In his 8 July summer statement, Chancellor Rishi Sunak confirmed that the stamp duty threshold will be immediately raised to £500,000 in England and Northern Ireland, in what some have dubbed the ‘stamp duty holiday’. The rise in threshold lasts until 31 March 2021 and will apply to both first-time buyers and previous owners.
Stamp duty is a tax you have to pay if you buy a property or a piece of land in England or Northern Ireland. Buyers in Scotland pay Land and Buildings Transaction Tax (LBTT) and in Wales Land Transaction Tax (LTT) instead of stamp duty.
The property website Rightmove said traffic to its listings increased by 22% immediately after Sunak’s announcement, an indication that this could be the stimulus for many to come to a decision about moving home.
The move comes in response to the current economic crisis. Many are worried that the housing market will stagnate in the current economic climate. Lockdown measures put sales on hold and prevented work on construction sites. The number of transactions was down by 50% in May.
Stamp duty will be collected at a rate of 5% on transactions over £500,000. For instance, if you bought a house for £575,000, you would pay 0% on the first £500,000 and 5% on the final £75,000. Overall, you would pay £3,750 in stamp duty.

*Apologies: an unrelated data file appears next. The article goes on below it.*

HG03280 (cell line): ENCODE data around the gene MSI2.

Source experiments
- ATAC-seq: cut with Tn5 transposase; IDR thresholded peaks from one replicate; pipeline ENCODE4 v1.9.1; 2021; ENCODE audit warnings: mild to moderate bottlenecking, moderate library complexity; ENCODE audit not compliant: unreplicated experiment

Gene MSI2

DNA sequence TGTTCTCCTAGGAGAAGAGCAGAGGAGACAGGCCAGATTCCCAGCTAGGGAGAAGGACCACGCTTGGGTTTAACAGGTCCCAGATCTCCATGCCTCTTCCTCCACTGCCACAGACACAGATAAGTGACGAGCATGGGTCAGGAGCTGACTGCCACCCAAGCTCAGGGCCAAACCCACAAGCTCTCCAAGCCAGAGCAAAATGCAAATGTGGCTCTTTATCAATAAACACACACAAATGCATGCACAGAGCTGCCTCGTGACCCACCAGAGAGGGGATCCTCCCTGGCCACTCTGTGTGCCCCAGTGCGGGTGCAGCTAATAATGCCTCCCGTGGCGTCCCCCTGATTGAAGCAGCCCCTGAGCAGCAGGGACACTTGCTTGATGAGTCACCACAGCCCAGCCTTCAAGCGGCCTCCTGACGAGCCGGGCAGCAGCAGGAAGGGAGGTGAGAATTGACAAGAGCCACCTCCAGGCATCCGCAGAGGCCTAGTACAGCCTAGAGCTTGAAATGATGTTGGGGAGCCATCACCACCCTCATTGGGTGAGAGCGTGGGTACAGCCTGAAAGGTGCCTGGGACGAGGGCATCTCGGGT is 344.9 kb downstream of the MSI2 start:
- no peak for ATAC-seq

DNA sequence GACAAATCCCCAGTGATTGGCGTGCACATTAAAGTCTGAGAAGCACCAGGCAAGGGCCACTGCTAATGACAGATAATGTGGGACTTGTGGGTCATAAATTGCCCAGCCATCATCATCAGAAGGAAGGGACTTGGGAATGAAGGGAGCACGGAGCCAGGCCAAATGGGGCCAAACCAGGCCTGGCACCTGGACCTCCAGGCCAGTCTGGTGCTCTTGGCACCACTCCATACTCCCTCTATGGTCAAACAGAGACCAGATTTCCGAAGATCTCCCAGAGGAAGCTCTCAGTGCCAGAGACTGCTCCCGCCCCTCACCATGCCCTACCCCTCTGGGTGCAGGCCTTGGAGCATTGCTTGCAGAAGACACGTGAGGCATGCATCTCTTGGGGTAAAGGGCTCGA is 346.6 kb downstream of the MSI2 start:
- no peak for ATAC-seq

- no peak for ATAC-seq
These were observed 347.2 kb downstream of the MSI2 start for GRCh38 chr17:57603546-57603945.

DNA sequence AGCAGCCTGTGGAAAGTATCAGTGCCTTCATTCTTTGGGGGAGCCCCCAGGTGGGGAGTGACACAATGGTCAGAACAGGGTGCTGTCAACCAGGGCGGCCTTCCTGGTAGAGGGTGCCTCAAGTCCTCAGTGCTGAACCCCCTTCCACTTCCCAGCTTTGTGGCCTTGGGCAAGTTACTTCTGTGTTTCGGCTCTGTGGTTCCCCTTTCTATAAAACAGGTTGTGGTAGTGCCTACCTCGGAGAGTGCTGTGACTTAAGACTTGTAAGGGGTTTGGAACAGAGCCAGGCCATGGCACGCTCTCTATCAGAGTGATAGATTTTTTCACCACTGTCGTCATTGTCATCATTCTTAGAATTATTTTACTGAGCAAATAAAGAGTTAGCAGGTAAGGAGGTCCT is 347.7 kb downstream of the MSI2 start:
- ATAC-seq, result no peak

What about buy-to-let and second homes?
The stamp duty cut will also apply to those buying second homes and buy-to-let properties, allowing investors to make savings. However, the 3% surcharge for buying additional properties will apply to the new stamp duty rates.
So, property investors spending less than £500,000 would only need to pay 3% on top of the purchase, as opposed to the previous 5%.
The housing market has responded well to the rise in threshold. It frees up larger properties for families, which they previously may not have been able to afford, and it could help first-time buyers onto the property ladder.
It’s widely expected that the stamp duty holiday will have an immediate impact on the volume of sales agreed in the coming weeks. Please get in touch if you’d like to know more about how the ‘stamp duty holiday’ will affect you.